Fed report shows plunge in credit card use
Credit card balances plunged in November 2008 as consumers strongly reined in their borrowing.
According to the Federal Reserve's monthly G.19 report on consumer credit, the revolving credit category -- made up almost exclusively of credit card debt -- saw a 3.4 percent decline in November. That's the largest single-month decrease since April 2004. Previously, the Fed had reported that revolving credit declined in October 2008 at an annualized rate of 0.2 percent. However, that number was revised in the current report to be a flat 0 percent. Overall, revolving debt fell to $973.5 billion. It had been $976.3 billion in October's report on consumer credit.
Meanwhile, nonrevolving credit also fell to 3.9 percent in November. The nonrevolving debt segment of the report includes a variety of types of lending, primarily auto loans, student loans and loans for mobile homes, boats and trailers.
Taken as a whole, consumer credit (revolving and nonrevolving) fell 3.7 percent to $2.571 trillion, a decrease from $2.579 trillion in the prior reading. It's the largest percentage drop since 1998, and in dollar terms, the $8 billion decrease is the largest ever recorded. The magnitude of the decline caught many analysts off guard. Economists surveyed by Bloomberg News had anticipated that consumer credit would change only slightly in November.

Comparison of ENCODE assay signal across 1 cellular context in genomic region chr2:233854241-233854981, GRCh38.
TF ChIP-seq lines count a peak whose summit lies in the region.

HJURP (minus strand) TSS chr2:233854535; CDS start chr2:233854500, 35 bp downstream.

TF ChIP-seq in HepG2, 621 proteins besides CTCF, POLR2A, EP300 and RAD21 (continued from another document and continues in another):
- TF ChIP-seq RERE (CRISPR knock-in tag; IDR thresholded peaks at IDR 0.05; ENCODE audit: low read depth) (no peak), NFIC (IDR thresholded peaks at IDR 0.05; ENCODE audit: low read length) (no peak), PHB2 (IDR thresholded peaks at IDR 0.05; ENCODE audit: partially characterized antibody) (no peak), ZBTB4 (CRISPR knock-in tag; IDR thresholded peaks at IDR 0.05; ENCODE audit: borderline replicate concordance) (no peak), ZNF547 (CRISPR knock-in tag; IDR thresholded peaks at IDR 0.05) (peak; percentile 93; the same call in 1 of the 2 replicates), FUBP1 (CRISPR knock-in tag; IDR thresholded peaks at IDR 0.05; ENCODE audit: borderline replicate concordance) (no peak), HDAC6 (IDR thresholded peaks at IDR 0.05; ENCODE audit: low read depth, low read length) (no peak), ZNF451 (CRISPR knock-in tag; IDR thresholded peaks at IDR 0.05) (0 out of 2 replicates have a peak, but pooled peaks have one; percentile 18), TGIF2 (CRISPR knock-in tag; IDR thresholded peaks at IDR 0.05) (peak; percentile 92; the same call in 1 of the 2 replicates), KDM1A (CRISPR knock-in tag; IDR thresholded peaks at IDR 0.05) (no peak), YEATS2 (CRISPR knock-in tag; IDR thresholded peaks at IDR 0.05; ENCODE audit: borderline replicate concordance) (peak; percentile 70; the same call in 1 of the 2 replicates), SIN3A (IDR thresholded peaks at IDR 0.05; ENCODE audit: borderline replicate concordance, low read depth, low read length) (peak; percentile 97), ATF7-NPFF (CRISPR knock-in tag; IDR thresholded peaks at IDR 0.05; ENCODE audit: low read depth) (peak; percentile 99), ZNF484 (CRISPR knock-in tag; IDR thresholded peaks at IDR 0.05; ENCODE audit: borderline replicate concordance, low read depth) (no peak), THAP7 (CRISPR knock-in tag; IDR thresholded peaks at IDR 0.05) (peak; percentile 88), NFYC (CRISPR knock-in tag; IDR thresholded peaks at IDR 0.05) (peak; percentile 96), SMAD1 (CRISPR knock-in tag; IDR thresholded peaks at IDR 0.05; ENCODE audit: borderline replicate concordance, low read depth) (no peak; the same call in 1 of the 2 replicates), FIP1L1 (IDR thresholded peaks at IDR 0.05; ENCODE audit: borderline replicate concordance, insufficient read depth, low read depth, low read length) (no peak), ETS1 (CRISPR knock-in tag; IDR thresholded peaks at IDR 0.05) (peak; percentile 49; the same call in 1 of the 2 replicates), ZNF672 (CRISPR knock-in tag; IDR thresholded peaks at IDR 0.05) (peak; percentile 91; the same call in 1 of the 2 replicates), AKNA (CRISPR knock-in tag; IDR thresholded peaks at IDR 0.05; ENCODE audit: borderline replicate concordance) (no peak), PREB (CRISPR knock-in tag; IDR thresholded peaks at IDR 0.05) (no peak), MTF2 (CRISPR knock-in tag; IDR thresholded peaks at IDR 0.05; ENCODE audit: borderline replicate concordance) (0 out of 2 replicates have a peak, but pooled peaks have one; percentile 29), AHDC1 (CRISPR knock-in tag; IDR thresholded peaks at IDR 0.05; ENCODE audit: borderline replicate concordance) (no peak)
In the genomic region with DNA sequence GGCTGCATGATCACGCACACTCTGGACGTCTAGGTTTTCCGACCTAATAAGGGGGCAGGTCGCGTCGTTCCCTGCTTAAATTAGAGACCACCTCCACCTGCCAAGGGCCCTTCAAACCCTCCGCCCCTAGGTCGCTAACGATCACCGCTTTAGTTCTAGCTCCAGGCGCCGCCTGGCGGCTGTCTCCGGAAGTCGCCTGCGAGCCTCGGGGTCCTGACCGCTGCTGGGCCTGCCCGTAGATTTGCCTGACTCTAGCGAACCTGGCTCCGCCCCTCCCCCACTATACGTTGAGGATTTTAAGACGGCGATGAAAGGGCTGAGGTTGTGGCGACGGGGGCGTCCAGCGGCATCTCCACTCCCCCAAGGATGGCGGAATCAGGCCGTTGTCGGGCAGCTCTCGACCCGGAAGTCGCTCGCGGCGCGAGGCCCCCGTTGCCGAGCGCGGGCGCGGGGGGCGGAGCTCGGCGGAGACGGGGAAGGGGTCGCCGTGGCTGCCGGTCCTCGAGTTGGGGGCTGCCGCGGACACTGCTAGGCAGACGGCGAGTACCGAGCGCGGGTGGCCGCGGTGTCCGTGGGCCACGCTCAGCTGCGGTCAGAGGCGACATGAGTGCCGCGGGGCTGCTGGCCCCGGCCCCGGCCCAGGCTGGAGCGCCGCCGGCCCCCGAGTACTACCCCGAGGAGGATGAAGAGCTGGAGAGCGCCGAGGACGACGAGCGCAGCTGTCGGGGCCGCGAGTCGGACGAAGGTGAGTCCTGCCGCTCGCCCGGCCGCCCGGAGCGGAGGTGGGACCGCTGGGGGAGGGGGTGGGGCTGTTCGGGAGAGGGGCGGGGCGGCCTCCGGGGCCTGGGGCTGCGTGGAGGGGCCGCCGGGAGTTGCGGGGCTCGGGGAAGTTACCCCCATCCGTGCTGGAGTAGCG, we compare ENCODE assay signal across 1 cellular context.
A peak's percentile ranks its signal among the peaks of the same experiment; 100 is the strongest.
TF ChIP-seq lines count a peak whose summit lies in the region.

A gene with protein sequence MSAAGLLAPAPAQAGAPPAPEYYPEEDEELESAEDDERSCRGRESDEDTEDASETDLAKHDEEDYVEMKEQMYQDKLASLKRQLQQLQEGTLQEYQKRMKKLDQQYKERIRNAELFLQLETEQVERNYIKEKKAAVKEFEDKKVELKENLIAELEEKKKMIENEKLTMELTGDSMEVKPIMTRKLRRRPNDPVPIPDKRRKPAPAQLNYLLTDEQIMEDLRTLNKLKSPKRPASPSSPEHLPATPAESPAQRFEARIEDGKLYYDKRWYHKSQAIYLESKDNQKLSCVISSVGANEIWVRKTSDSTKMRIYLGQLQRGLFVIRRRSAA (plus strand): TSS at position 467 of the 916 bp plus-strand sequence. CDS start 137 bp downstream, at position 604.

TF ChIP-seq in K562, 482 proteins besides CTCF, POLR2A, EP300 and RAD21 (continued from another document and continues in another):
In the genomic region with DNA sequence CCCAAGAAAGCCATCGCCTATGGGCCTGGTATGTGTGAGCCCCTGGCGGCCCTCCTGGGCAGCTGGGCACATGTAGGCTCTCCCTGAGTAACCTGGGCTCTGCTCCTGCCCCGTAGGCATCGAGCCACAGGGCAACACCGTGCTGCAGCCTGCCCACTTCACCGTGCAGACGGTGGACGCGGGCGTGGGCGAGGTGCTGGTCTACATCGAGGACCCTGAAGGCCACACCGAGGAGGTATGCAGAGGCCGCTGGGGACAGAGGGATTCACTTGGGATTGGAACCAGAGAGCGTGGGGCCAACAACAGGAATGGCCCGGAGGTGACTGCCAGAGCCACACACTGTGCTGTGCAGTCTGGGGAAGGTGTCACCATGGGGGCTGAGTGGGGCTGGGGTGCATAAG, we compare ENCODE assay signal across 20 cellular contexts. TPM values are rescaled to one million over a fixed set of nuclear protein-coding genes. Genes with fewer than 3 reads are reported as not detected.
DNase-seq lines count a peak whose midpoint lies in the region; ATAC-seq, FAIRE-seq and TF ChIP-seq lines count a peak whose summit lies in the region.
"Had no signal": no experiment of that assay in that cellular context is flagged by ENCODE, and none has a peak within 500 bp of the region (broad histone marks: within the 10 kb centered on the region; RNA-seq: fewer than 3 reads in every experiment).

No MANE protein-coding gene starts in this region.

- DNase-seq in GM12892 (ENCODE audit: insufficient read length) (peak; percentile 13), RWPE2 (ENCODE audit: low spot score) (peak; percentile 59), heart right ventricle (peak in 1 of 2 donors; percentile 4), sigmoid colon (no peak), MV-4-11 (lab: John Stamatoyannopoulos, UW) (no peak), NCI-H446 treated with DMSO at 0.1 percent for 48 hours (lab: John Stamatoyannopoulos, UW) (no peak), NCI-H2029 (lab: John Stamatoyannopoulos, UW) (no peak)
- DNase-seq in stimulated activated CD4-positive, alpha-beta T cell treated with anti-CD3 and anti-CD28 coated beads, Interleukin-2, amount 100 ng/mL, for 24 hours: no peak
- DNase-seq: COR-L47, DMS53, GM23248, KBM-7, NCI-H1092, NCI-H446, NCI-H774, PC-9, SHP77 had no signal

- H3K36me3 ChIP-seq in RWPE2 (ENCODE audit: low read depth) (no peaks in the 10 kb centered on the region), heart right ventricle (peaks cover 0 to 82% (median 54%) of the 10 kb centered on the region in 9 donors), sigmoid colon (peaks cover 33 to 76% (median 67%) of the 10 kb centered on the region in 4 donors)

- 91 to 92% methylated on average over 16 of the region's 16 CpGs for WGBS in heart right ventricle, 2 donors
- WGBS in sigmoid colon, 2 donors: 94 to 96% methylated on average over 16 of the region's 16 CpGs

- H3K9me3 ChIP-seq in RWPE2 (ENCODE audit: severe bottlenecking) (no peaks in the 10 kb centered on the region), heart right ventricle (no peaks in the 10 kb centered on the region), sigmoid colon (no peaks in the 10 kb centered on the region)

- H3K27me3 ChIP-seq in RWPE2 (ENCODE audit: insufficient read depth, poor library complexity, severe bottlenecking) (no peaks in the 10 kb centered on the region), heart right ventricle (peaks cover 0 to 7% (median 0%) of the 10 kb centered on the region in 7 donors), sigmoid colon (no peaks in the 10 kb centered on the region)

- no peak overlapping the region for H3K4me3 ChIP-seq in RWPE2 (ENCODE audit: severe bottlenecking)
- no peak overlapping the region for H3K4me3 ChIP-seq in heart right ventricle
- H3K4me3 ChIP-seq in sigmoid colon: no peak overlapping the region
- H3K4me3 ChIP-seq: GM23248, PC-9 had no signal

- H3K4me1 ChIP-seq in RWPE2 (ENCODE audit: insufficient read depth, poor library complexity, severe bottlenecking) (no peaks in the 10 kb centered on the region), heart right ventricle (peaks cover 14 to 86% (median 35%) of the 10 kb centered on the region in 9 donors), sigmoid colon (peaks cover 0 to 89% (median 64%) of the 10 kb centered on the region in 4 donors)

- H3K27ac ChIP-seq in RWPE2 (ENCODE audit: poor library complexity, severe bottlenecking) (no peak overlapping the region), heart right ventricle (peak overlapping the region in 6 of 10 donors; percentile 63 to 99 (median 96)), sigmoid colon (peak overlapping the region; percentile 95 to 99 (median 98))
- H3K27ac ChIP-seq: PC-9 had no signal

Retails sales suggest fewer discretionary purchases
Based on the latest data, cardholders appeared to slash their borrowing. That's not unusual in the type of economic climate we're currently experiencing, says Robert Dye, senior economist with PNC Financial Services Group. "Typically in a recessionary cycle, consumers are going to try to deleverage," Dye says.
That aversion to debt appeared to be bad news for businesses in late 2008: Retailers posted downbeat sales figures for December amid a challenging holiday season, with some stores also cutting their profit forecasts for the current quarter.
Those factors, combined with reduced lending on part of the banks, cut into credit card balances in November. "It looks like that combination of weak retail sales and typical deleveraging associated with a recession -- and throw tight credit in there -- was a stronger force than households that need to rely on credit due to financial strain," Dye says.
Reports spooked borrowers
Banks tightened credit, and consumers took notice. For example, a Nov. 3 Fed survey of senior loan officers showed that nearly 60 percent of banks had tightened standards on credit card loans, with both prime and nonprime cardholders seeing their credit limits cut over the prior three months.
Exposure to such reports may have also influenced consumer behavior, according to another expert. When it comes to the slump in revolving credit, "I'm not correlating this with retail sales. I'm correlating this with consumer credit," says Susan Menke, senior financial services analyst with Mintel International in Chicago. Menke explains that consumers appear to be responding to news of less accessible credit by reducing their dependence on borrowing. As people use cards less, "Retail sales is going to be a result of that," she says.
More of the same?
Those weak sales may continue for some time. Minutes released this week from the Federal Reserve's mid-December meeting showed the central bank "revised down sharply its outlook for economic activity in 2009."
In turn, credit card usage may could also trend lower. "I would not be surprised to see more negative monthly numbers for revolving credit over the next few months," PNC's Dye says.
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